Due to the recent rebranding of white supremacists, fascists, and nazis as “the alt-right” and their subsequent resurgence, there has been much hand wringing about ‘punching nazis’ as an appropriate response against those who are moving to enact genocide.
This hand wringing holds echoes of the “just ignore them and they’ll go away” nonsense that was often blathered in my direction when I was accosted with bullies throughout my life, and (as such) I have an opinion on this topic informed by long involvement with violent confrontation.
Punch them as hard as you can. Just the once. I don’t feel like burying this at the end of the essay, so I thought I’d just set it up at the start. Why? The answer to that is long.
I’m Irish. I migrated to Vancouver, BC, in May 2006. I’ve spent a lot of time learning about the imperialist and colonial history of Canada, mostly because I felt I had a responsibility to understand where I was living. I’m a citizen of both Ireland and Canada, the former by being born there, the latter as my mum was born here.
Over the years, I learned that Canada, like the US, UK and any other country really, is both a nation of immigrants and anti-immigrant. The group that rose to the top were those descended from the British settler group, the White Anglo Saxon Protestants. And while anti-immigrant racism certainly isn’t unique to the British, anti-Irish sentiment seems to be. That came too.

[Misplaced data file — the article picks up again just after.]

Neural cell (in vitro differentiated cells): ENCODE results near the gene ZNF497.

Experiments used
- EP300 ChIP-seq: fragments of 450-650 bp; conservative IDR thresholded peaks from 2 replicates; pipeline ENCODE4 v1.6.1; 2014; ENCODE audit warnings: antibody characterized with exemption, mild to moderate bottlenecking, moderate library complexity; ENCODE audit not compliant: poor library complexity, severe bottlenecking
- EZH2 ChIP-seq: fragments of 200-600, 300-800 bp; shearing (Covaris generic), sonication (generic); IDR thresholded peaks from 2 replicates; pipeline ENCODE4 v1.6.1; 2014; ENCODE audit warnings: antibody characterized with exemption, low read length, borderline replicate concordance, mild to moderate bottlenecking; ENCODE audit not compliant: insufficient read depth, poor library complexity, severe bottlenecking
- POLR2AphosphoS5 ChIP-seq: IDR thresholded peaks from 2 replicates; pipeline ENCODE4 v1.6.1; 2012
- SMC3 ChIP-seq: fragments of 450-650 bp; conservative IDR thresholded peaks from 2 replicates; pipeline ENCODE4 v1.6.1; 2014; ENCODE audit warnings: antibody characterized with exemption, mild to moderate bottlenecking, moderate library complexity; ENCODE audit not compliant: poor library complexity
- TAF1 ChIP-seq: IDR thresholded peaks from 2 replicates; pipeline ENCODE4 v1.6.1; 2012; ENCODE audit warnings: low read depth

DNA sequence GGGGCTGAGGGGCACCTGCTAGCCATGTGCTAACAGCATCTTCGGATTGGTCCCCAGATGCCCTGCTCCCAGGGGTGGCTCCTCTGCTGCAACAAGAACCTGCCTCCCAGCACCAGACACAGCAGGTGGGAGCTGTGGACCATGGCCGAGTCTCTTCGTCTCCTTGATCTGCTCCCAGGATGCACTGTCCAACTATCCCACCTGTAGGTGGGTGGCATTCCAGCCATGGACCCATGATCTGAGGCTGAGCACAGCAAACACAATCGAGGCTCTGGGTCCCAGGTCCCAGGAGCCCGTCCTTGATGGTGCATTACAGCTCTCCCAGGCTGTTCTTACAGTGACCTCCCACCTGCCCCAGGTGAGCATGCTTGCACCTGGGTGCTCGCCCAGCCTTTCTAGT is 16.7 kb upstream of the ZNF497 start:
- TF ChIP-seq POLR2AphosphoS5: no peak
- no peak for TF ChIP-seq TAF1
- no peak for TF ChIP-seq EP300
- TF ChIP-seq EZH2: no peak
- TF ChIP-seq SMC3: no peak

Let me be clear: there is no comparison to be drawn between what happened to the Natives of Canada and the US, nor to Black people. How the Irish (and Italians) are treated in North America is, frankly, cordial when compared to these other groups. That said, anti-Irish racism and bigotry is a thing.
There was an article written recently in The Telegraph, a British paper, discussing a statement by Lady Hale, the UK Supreme Court Deputy President, that there should be some sort of “conscience clause” put into law to protect religious folk who wish to exercise their beliefs, and not be at risk of losing their jobs over it. On the face of it, this seems like an entirely reasonable suggestion.
But, with a bit more analysis, it’s complete tripe.
I don’t have anything to add to this, I just want to spread the awareness around.
Alicia Herron, Roberson’s fiancé and girlfriend of 10 years, says she called 911 to request an ambulance for Roberson out of concern for his diabetic condition. But police arrived at their home instead.
Arguably, a simple mistake on the part of the dispatcher (which would be bad enough, if the person were in critical condition). What follows is, frankly, shocking.
“He didn’t have nothing in his hands at any time or period at all before they came, any time while they were here, anything. They just came in and shot him. He didn’t say nothing, the police didn’t say nothing, anything, it was like a silent movie. You couldn’t hear anything, all you could hear were the gun shots go off and I seen them going into his body and he just fell down,” Roberson’s grief-stricken fiancé told First Coast News.
Read the whole thing at Dispatches From The Underclass
If you don’t follow Tressie Mc (@tressiemcphd) on Twitter, start.
Follow Brian on Twitter!